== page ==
Letter to Ghassan Kanafani on the 66th Anniversary of the Nakba

Ghassan Kanafani. 'Even the dead grow old without a homeland.'

Dear Ghassan,

On our birthday this year I turned 31 and you turned 78. Even the dead grow old without a homeland.

Do you know that we live and die in diaspora now?  Do you know that Palestinian refugee camps are swollen with Iraqis and Syrians now?

Too many Jihadi songs end with the refrain “ForFalasteen”, but Baba says terrorists can’t read maps.

The march to Jerusalem doesn’t start fromKunduz. And I definitely cannot see Haifa from Cairoya “Ansar Beit el Maqdis”.

Last week in Beirut I went to the races for the first time and bet 5$ on a horse named Thawra.

She lost.

But I met a little boy who said he was from Sabra.

In Jordan, Syrian children say they come from Zaatariand Azraq not anymore Homs or Hama.

Little boys shouldn’t come from refugee camps.

Dear Ghassan,

I’ve been thinking a lot about whether it’s easier to start and stay with nothing than to lose everything from one day to the next.

“Always already” – without. 66 years expelled.

Pain is fresh in Syria, Lebanon, Egypt, Libya but our story is old.

I was nine when I first realized I shared my birthday with someone else. On the 9th of April each year the public library ran dotty black and white reels of your life, and afterwards we had cake.

I was always curious why you were not showing up at our birthday party. Only years later I realized it was a commemoration not a celebration, or a little bit of both.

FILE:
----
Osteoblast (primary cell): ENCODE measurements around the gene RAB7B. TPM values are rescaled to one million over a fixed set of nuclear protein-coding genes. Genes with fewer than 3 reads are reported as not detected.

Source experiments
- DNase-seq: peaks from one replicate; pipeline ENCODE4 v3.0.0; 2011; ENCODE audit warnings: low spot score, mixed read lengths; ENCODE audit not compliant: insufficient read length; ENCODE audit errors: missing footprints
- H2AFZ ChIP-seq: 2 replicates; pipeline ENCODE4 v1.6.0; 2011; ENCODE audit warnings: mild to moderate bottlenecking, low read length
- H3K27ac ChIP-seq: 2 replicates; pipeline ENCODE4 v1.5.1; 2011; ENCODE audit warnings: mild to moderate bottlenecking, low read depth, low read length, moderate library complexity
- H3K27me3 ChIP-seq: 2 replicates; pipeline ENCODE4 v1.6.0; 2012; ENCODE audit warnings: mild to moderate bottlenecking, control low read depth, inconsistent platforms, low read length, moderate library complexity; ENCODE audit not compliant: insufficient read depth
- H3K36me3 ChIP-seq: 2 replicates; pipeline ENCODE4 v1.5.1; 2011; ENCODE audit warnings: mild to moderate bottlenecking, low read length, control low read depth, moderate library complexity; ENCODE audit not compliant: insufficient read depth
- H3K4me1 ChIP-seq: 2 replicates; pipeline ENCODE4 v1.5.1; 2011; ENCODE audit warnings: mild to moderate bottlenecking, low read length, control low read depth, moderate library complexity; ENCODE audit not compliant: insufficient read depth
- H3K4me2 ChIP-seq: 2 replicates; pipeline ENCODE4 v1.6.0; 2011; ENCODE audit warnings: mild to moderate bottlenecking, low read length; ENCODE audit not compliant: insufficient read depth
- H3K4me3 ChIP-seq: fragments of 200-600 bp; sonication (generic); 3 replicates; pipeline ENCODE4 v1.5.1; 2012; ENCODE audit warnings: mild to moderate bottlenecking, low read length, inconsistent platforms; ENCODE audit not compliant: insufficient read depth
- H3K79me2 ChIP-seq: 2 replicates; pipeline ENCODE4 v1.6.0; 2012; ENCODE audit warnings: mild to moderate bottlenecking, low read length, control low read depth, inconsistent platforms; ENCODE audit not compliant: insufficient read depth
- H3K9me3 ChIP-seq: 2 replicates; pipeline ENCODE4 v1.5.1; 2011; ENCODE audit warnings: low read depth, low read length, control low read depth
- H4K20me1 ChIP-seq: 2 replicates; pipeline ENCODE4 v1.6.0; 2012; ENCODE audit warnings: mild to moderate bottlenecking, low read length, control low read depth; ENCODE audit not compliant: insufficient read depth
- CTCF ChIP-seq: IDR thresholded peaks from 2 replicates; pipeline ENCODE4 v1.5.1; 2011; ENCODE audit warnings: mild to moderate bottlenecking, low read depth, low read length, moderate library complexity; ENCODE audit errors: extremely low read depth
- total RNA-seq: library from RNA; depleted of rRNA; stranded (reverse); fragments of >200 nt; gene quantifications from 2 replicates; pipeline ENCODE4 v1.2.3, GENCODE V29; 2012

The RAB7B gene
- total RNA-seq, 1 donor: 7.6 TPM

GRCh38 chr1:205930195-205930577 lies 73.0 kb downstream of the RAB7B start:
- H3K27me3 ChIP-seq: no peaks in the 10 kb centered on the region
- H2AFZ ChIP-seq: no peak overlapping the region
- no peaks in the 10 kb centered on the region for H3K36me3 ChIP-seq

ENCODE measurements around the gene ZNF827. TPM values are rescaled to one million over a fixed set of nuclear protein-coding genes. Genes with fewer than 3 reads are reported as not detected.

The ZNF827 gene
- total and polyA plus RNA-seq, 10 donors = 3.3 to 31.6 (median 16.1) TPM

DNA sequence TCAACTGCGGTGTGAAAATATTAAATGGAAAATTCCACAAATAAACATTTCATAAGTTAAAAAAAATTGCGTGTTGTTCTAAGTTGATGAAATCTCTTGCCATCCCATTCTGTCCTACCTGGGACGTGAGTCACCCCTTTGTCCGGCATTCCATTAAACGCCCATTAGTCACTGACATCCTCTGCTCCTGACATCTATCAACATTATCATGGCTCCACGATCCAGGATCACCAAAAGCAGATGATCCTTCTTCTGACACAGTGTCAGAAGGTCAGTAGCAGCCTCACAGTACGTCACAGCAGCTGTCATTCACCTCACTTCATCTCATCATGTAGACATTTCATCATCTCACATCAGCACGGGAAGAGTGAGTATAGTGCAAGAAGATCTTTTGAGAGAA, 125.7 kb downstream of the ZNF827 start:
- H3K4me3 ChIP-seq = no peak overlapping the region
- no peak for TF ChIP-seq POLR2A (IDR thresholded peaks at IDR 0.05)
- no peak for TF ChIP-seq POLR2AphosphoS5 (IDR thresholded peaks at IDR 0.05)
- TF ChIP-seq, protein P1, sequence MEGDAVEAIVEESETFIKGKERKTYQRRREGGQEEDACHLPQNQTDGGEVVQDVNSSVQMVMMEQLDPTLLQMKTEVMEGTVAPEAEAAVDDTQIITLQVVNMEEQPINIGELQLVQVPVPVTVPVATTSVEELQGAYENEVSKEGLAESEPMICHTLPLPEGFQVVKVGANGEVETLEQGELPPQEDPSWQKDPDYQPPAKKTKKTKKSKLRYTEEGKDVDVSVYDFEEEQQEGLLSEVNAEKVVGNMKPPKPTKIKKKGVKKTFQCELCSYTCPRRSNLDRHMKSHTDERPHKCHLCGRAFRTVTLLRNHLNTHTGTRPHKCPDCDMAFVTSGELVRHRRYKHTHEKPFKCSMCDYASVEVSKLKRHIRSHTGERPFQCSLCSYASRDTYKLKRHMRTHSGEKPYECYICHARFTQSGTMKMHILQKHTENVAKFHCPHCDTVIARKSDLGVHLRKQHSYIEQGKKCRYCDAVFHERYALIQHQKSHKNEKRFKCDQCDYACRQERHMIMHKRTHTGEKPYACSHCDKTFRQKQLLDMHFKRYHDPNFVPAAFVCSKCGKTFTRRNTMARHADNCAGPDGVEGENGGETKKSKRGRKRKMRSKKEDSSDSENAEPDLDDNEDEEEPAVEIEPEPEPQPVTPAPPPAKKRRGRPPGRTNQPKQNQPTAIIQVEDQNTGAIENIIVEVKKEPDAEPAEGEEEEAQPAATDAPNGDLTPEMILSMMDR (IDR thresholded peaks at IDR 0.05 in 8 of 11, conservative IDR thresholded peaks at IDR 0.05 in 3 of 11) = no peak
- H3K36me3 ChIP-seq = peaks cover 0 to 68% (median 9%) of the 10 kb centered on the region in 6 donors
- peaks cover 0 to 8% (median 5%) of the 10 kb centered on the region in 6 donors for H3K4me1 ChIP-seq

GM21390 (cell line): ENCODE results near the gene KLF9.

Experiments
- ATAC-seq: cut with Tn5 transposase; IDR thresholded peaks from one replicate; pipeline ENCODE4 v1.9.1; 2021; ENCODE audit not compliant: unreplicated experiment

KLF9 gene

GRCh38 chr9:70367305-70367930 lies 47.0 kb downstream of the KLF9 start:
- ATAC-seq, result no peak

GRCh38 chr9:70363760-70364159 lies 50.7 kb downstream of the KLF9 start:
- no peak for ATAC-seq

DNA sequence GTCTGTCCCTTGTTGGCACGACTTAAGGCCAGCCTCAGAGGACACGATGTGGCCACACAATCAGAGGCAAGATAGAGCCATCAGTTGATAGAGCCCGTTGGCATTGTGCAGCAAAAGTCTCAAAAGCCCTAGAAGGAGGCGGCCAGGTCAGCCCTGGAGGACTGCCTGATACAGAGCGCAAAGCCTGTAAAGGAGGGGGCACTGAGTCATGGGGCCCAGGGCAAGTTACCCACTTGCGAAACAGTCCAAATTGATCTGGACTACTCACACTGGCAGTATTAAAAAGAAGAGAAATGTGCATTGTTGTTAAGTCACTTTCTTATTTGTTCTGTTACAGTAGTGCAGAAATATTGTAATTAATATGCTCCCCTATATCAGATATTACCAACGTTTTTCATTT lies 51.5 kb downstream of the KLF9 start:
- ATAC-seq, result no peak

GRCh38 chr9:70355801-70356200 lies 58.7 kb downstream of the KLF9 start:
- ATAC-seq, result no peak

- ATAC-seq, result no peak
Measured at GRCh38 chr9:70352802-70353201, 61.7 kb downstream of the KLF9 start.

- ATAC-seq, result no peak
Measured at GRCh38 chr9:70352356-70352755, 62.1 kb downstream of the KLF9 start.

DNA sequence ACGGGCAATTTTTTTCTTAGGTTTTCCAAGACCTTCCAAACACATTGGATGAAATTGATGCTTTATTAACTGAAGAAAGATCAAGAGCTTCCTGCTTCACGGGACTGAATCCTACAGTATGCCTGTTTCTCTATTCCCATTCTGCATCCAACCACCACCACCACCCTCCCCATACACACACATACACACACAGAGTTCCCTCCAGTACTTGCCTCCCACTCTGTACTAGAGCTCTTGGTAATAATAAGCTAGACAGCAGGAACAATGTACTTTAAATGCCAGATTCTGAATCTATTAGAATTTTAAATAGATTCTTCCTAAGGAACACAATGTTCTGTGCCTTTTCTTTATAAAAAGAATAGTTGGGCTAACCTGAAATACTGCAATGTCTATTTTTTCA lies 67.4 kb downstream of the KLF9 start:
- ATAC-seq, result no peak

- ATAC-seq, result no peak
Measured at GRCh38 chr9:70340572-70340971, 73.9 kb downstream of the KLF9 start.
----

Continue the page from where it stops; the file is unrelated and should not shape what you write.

Dear Ghassan,

I feel the same way about the Nakba. EverydayNakba.  Each year marks death, dispossession and occupation but also birth, and the celebration of memory and resistance.

Yours,

Jehan

15 May 2014

– Jehan Bseiso is a Palestinian poet, researcher and aid-worker currently based in Cairo. Born in Los Angeles, she grew up in Jordan and studied in Lebanon. Bseiso is currently working on a collection of poems entitled “Conversations Continued”. It is a compilation of real, misheard, and misremembered conversations—always interrupted, never really complete or closed. There’s a chapter dedicated to Palestine, titled Conversations Homeland. She contributed this article to PalestineChronicle.com. Follow her @jehanbseiso. Contact her at: Jehan.bseiso@gmail.com.

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2 Comments

  1. Dear Ghassan:

    What can I say to ,the situation in Palestine is getting worse everyday .
    It seems that from May 15 until now ,Everyday is a new Nakba ,but nowadays we don’t have people like you who keeps Palestine as priority for them .
    Unfortunately today the responsible members in our country care about everything except palestinian issues and it seems like the right of return become a forgetten issue.
    I’m sorry for what is happening in my homeland but even if all the palestinian goverment doesn’t care I promise that I will always keep remember my first love Palestine and I will teach my children how to love this land until the end .

    yours

    Rahaf

  2. I wonder, what if he lived, Ghassan! Am sure he would have made a huge difference in our lives as Palestinians, it might have been better, or less worse, but then I think, he survived death; he is still among us with his thoughts, but could he survive the loss, pain, conspiracy and betrayal? I tell myself he would, even though sometimes am convinced that he could not. In the end I relies, we need another Ghassan, we need him/her, not as a human being, we need Ghassan inside our souls, and so many others like him, we need them in our souls, only there.

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